is a New Zealand writer I much admire. He is able to turn his talented writing-hand to many genres and forms - among them, speculative fiction, science fiction, short stories, novels and poetry.
It is my absolute pleasure to take part in the Blog Tour
organised for his latest publication the poetry collection, 'Men Briefly Explained'; a book I thoroughly enjoyed for a myriad of reasons - not the least being for its guiless, self-deprecating humour and the descriptions and references to parts of New Zealand I am very familiar with.
1) The last time I saw you was at the first event on your recent book tour (with Keith Westwater and David Reiter), at the Circadian Rhythm Cafe in Dunedin. The audience there was treated to an excellent evening of high quality and entertaining poetry. How did the rest of the tour go?
It went well, although we took the rain we had at the Dunedin event around the country! We had good turnouts in Christchurch, though it's probably no surprise that audience reaction was fairly muted, and even better turnouts in our home stamping grounds of Wellington and Lower Hutt. We must have had about 80 people at the Wellington event, held in the YA section of Wellington Central Library - though since it is a library, I did notice that one seeming audience member was actually there to read a library book - it was a Buffy the Vampire Slayer comic, a choice of which I naturally approved.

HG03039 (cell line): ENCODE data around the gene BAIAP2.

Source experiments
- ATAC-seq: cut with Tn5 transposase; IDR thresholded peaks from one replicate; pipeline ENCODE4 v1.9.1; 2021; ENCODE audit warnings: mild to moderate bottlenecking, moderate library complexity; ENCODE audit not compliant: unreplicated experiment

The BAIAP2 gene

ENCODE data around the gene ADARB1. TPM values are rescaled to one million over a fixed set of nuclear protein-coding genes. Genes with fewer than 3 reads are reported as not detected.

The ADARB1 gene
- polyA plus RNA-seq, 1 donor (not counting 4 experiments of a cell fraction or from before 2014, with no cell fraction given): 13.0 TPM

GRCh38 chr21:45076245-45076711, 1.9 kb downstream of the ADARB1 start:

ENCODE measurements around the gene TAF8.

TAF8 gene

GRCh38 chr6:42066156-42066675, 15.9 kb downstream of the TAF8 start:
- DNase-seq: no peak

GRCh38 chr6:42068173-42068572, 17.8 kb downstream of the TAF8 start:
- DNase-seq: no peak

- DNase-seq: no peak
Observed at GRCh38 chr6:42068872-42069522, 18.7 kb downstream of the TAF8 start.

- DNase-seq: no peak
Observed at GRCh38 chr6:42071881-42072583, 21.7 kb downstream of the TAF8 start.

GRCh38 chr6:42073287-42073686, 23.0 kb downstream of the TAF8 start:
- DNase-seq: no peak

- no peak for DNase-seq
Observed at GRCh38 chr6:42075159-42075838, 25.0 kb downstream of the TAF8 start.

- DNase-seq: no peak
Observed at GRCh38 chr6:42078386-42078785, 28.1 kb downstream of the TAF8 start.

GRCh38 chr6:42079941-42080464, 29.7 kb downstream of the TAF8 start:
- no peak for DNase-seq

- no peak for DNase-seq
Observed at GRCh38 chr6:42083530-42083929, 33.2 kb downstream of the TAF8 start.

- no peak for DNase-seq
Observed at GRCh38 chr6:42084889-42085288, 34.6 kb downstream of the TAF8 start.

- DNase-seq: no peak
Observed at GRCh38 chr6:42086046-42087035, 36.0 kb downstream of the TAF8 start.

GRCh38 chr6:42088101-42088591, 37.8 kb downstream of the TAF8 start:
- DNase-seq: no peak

I had a really good time at the Lower Hutt launch, held at Eastbourne's excellent Rona Gallery, and even though the Kapiti launch at Paraparaumu Library was organised at the last minute, and at two minutes before the scheduled start time there was only one audience member present, we ended up with an appreciative audience of a dozen or so people. Going to Auckland always makes me a little apprehensive, and by that point in the tour I'd acquired a cold - the rigours of touring life, you know - but our appearance as part of Poetry Live at the Thistle Inn was a good way to cap off the tour.
I enjoyed my turns to read, especially once I settled on the poems that worked best in front of an audience, and also enjoyed catching up with old friends - and new friends - along the way.
2) One thing that struck me about "Men Briefly Explained" was how much the first section, in particular, is about your own life. Since you grew up in Southland and Otago, that means there are a number of poems set in the southern South Island. This is a place dear to my heart, for as you know it's where I was born and brought up, but do you ever worry that these poems won't mean much to people who haven't lived in this part of the country?
This probably isn't rational, but I think I'd worry more if I were writing prose. It's true that there may not be many readers who know where Puysegur Point is ("Men at Sea") or have ever been to Haast Beach ("Shetland Ponies, Haast Beach"), but I hope the feelings and experiences communicated in the poems overcome the possible unfamiliarity of the locations. Just as a lot of the poetry in the first section of this book hearkens back to my own childhood, youth and young manhood, so it hearkens back to the places where those stages of my life took place.